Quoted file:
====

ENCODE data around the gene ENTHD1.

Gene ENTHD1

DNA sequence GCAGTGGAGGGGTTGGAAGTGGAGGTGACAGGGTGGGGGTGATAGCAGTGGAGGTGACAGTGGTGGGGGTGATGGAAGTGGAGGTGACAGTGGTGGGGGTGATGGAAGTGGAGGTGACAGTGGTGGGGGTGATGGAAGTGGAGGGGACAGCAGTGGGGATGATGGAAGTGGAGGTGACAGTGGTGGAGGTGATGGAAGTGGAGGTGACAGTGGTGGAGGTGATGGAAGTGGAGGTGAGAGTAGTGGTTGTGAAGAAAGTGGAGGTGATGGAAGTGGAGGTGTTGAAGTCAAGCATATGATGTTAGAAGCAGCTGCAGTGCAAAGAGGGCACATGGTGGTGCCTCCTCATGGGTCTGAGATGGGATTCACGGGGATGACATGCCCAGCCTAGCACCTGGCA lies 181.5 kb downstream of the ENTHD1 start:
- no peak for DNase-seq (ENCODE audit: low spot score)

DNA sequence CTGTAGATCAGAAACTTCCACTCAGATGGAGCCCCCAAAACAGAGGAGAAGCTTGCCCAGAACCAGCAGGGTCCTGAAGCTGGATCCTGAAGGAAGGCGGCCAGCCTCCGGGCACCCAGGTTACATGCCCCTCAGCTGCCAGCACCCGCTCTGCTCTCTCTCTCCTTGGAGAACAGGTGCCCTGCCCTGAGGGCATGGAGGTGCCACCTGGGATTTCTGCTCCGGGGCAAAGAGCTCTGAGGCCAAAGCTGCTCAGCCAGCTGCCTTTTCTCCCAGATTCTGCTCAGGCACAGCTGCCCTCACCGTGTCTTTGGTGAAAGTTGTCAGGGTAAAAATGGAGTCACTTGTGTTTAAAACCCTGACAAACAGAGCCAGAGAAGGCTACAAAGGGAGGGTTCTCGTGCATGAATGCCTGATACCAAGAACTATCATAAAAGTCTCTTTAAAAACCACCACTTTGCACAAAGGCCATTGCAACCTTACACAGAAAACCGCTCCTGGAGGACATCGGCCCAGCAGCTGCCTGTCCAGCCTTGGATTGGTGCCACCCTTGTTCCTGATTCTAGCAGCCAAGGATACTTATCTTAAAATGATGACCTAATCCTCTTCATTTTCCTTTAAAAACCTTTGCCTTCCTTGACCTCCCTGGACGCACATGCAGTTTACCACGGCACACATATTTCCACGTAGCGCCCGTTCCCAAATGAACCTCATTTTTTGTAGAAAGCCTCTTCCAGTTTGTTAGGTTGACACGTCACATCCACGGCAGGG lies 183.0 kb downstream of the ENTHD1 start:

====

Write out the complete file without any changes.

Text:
ENCODE data around the gene ENTHD1.

Gene ENTHD1

DNA sequence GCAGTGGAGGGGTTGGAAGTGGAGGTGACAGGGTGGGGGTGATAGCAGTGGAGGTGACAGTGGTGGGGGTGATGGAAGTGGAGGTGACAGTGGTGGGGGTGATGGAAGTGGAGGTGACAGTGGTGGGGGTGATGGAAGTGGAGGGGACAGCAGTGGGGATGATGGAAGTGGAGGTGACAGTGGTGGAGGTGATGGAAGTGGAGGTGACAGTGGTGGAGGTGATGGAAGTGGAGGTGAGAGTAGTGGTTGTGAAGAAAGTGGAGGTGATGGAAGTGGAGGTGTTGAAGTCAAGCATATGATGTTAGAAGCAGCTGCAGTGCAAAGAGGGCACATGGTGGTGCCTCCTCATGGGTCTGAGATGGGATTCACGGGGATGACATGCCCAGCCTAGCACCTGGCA lies 181.5 kb downstream of the ENTHD1 start:
- no peak for DNase-seq (ENCODE audit: low spot score)

DNA sequence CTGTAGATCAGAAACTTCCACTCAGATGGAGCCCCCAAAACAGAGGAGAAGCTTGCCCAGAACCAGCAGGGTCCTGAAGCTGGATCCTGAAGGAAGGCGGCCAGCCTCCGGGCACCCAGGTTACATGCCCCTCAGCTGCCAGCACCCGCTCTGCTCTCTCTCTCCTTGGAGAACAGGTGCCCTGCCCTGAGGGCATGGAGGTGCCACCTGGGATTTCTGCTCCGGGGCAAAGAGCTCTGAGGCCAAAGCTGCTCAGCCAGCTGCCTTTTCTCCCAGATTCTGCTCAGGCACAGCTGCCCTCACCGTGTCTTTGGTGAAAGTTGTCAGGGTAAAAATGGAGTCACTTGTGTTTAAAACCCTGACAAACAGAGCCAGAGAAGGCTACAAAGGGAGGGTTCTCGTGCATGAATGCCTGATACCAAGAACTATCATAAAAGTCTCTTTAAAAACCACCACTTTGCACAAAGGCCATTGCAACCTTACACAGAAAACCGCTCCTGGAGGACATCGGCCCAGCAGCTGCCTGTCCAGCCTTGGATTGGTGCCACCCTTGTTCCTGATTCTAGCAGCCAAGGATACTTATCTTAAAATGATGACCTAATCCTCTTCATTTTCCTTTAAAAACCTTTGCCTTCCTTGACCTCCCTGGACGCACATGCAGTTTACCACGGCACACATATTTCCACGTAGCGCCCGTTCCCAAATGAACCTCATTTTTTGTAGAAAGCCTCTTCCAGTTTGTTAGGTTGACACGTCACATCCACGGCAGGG lies 183.0 kb downstream of the ENTHD1 start: